Marathon runner Kimi Puntillo visits Vail
Vail CO, Colorado
VAIL, Colorado ” For many years, Kimi Puntillo hated running.
“I found exercising every day a chore,” the Manhattan journalist said.
That changed when Puntillo started running marathons in her mid-30s in an effort to rebuild her life after a divorce. Although she once despised getting up before 7 a.m., Puntillo found herself looking forward to morning training.
“There are rewards to the training that end up seeping into your life,” she said. “Running became more important to me than my morning cup of coffee.”
Puntillo, 51, appears in the “Guinness Book of World Records” as the first woman to run marathons on every continent. She plans to highlight some of those races during a talk tonight at Donovan Pavilion in Vail. The free event is part of the Vail Symposium’s Unlimited Adventures series.
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For Puntillo, completing the New York City Marathon in 1995 marked the beginning of a journey. Pleased with the positive energy she received from training ” not to mention the two dress sizes she dropped ” Puntillo started traveling to marathons throughout the world.
In France, she finished the Marathon du Medoc: a race that rewards runners with a glass of wine every three miles. A bar stocked with oysters even greets runners at mile 23.
“It’s just the most amazing oyster bar you’ve ever seen,” Puntillo said. “Then you go a couple miles up the road and they have filet mignon, and then they switch up to cheese and crackers. It’s not your average marathon fare.”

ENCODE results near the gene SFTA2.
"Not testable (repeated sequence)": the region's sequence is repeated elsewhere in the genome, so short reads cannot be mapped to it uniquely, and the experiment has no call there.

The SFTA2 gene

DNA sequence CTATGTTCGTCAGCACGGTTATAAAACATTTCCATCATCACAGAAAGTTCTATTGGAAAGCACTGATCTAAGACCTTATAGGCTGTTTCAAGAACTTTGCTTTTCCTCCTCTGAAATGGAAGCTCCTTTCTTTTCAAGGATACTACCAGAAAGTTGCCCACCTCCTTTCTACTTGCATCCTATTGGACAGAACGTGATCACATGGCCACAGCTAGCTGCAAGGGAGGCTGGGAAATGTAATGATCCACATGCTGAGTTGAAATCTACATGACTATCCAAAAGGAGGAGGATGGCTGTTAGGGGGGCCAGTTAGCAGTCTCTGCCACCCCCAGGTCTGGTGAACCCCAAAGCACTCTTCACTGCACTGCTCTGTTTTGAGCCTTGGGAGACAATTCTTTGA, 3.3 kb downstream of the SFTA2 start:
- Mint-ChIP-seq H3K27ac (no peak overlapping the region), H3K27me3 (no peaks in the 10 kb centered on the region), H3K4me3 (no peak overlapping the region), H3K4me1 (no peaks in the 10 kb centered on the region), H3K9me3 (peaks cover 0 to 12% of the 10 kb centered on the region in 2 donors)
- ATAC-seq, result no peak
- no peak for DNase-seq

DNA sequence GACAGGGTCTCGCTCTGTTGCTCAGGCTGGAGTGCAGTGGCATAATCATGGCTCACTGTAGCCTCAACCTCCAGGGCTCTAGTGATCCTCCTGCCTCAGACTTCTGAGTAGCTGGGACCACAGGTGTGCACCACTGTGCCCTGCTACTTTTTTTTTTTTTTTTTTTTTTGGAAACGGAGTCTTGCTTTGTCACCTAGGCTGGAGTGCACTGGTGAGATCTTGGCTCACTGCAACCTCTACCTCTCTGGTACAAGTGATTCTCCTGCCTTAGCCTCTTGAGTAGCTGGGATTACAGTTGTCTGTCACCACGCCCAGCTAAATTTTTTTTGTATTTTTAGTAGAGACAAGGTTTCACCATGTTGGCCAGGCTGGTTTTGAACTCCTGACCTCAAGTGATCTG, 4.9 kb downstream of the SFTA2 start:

In China, Puntillo ran a marathon on the Great Wall. She scaled 60,000 stairs, some of them more than knee high.
Puntillo’s adventures have even taken her to a marathon at Mount Everest. She trekked for three weeks to the starting line at about 17,000 feet, just below Mount Everest base camp in Nepal.
“It was like running in heaven,” Puntillo recalled. “It was an amazing, life changing race.”
Because the air was so thin, Puntillo said the race took twice as long as a marathon at sea level. She even encountered a group of horned yaks during the race.
Puntillo describes 100 races throughout the world in her guidebook, “Great Races, Incredible Places,” which is due for release March 24.
“I’m not an elite runner by any stretch,” she said. “I got so much enjoyment out of running and it did so much for me. I think a lot of people don’t realize, especially if you’re a nonrunner, that there are races out there for every different ability and that it is enjoyable. It improves your life.”
High Life Writer Sarah Mausolf can be reached at 970-748-2938 or firstname.lastname@example.org.